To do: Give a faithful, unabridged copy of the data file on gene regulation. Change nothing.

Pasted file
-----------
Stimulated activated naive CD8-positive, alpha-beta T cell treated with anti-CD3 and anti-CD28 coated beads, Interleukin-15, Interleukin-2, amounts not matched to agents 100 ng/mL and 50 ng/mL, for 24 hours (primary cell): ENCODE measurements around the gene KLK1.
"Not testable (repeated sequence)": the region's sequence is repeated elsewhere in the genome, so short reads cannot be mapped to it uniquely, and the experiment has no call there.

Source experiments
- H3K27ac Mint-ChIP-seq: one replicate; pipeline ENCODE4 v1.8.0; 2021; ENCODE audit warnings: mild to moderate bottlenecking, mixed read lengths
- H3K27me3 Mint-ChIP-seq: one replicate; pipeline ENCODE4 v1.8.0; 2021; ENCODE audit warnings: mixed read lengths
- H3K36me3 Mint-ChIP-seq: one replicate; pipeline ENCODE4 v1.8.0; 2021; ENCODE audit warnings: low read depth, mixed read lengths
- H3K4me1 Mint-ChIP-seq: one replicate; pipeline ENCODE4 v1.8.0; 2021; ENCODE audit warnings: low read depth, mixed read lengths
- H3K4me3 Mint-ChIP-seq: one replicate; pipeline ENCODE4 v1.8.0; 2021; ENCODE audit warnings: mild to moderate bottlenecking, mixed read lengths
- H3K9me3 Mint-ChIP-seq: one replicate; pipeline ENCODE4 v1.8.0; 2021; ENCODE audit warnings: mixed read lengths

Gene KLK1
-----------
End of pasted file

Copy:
Stimulated activated naive CD8-positive, alpha-beta T cell treated with anti-CD3 and anti-CD28 coated beads, Interleukin-15, Interleukin-2, amounts not matched to agents 100 ng/mL and 50 ng/mL, for 24 hours (primary cell): ENCODE measurements around the gene KLK1.
"Not testable (repeated sequence)": the region's sequence is repeated elsewhere in the genome, so short reads cannot be mapped to it uniquely, and the experiment has no call there.

Source experiments
- H3K27ac Mint-ChIP-seq: one replicate; pipeline ENCODE4 v1.8.0; 2021; ENCODE audit warnings: mild to moderate bottlenecking, mixed read lengths
- H3K27me3 Mint-ChIP-seq: one replicate; pipeline ENCODE4 v1.8.0; 2021; ENCODE audit warnings: mixed read lengths
- H3K36me3 Mint-ChIP-seq: one replicate; pipeline ENCODE4 v1.8.0; 2021; ENCODE audit warnings: low read depth, mixed read lengths
- H3K4me1 Mint-ChIP-seq: one replicate; pipeline ENCODE4 v1.8.0; 2021; ENCODE audit warnings: low read depth, mixed read lengths
- H3K4me3 Mint-ChIP-seq: one replicate; pipeline ENCODE4 v1.8.0; 2021; ENCODE audit warnings: mild to moderate bottlenecking, mixed read lengths
- H3K9me3 Mint-ChIP-seq: one replicate; pipeline ENCODE4 v1.8.0; 2021; ENCODE audit warnings: mixed read lengths

Gene KLK1